East Indian hygrophila (Hygrophila polysperma)

Also known as: polysperma, Indian swamp weed

Profile

Impact

East Indian hygrophila is a plant that has the potential to become a serious weed of freshwater lakes, ponds and dams in northern coastal New South Wales (NSW). This fast growing and fast spreading plant shades and out competes other submerged plants.

A related species Hygrophila (H. costata) is a declared noxious weed throughout North Eastern NSW.

Distribution

East Indian hygrophila is mostly found in tropical regions of the world and is native to South East Asia (Sri Lanka and India through to Vietnam). It is a significant aquatic weed in the warm areas of the United States where it was introduced by the aquarium trade.

East Indian hygrophila has been found in the Caboolture river in South Eastern Queensland and in the Tweed river on the North Coast of NSW.

Spread

East Indian hygrophila can grow in water up to 3 metres deep. It is adapted to low light conditions and expands rapidly where it can spread up to 4 hectares a year. It tends to grow more vigorously in flowing water.

The main method of reproduction is vegetative. The stems fragment easily and develop into new plants. Fragments can be transported by boats, fishing gear or just drift in the water to new locations. The importance of seeds in reproduction is not certain.

Description

East Indian hygrophila is mostly a submerged plant but will grow above water as an emerged plant in shallow water. It is a perennial herb, 50 (rarely to 100) cm high. The emerged shoots form dense floating mats.

Stems

Creeping stems grow both above and below the water. Emergent stems are squarish in cross-section and slightly hairy. Submerged stems are round and can grow over 2 metres long. The stems easily form new roots at each node.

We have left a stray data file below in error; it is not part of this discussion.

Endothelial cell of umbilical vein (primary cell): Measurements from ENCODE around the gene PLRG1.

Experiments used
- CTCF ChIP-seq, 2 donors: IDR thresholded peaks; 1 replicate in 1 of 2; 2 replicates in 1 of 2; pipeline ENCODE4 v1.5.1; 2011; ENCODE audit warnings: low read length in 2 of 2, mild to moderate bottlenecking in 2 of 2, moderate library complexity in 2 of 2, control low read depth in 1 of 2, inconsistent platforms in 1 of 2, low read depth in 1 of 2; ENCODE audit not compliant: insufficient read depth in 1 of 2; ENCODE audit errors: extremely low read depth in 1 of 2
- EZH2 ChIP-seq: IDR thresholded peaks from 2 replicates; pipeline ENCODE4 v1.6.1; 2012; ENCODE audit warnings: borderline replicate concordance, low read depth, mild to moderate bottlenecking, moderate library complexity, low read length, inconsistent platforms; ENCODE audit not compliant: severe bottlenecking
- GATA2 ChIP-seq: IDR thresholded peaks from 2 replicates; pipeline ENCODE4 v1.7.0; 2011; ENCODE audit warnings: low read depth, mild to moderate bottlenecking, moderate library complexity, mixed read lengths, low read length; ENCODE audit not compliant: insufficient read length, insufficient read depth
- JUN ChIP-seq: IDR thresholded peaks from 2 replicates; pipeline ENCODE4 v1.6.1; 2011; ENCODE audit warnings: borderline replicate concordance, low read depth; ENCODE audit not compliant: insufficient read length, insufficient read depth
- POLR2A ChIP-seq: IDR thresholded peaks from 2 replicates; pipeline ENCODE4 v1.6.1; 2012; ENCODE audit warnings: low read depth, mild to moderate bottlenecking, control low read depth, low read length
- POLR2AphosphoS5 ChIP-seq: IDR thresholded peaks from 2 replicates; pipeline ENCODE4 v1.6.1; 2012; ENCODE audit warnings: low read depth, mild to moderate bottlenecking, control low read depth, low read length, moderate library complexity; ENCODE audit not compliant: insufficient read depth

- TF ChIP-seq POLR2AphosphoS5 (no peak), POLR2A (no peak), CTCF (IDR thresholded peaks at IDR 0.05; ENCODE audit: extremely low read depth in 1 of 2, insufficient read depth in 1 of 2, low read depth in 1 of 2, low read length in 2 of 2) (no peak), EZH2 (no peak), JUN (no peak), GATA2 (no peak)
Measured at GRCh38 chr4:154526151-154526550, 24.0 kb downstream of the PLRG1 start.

Leaves

The leaves can be bright green to brown or reddish. They are 0.7-8 cm long elliptic in shape and with pointy tips. Leaves are covered in fine white hairs and grow in opposite pairs on the stem. Submerged leaves are longer with small leaf stalks; emerged leaves have no leaf stalk and are slightly rounder.

East Indian hygrophila (Hygrophila polysperma) can be distinguished from hygrophila (Hygrophila costata) which has leaves up to 18 cm long.

Flowers

The flowers grow out between the leaf and the stem of the upper leaves. They are a bluish-white and 5-6 mm long. Half the length of the flower is a tube.

Fruit

The narrow fruit capsule is 6-7 mm long and splits lengthwise to release 15-25 seeds. Seeds are pale brown, round and flattened, about 0.8 mm in diameter.

Habitat

It is found in warmer climates and prefers flowing water but may also be found in slow moving waters and lakes.

Acknowledgements

Prepared by Annie Johnson, NSW DPI, Orange.

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Control

East Indian hygrophila is difficult to control due to its stem fragmentation. Small infestations may be removed by hand. But it can quickly reinfest an area if fragments are left behind. Contact your local council weed officer for advice.

Herbicide options

Contact your local council weeds officer for control advice for East Indian hygrophila (Hygrophila polysperma).

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Legal requirements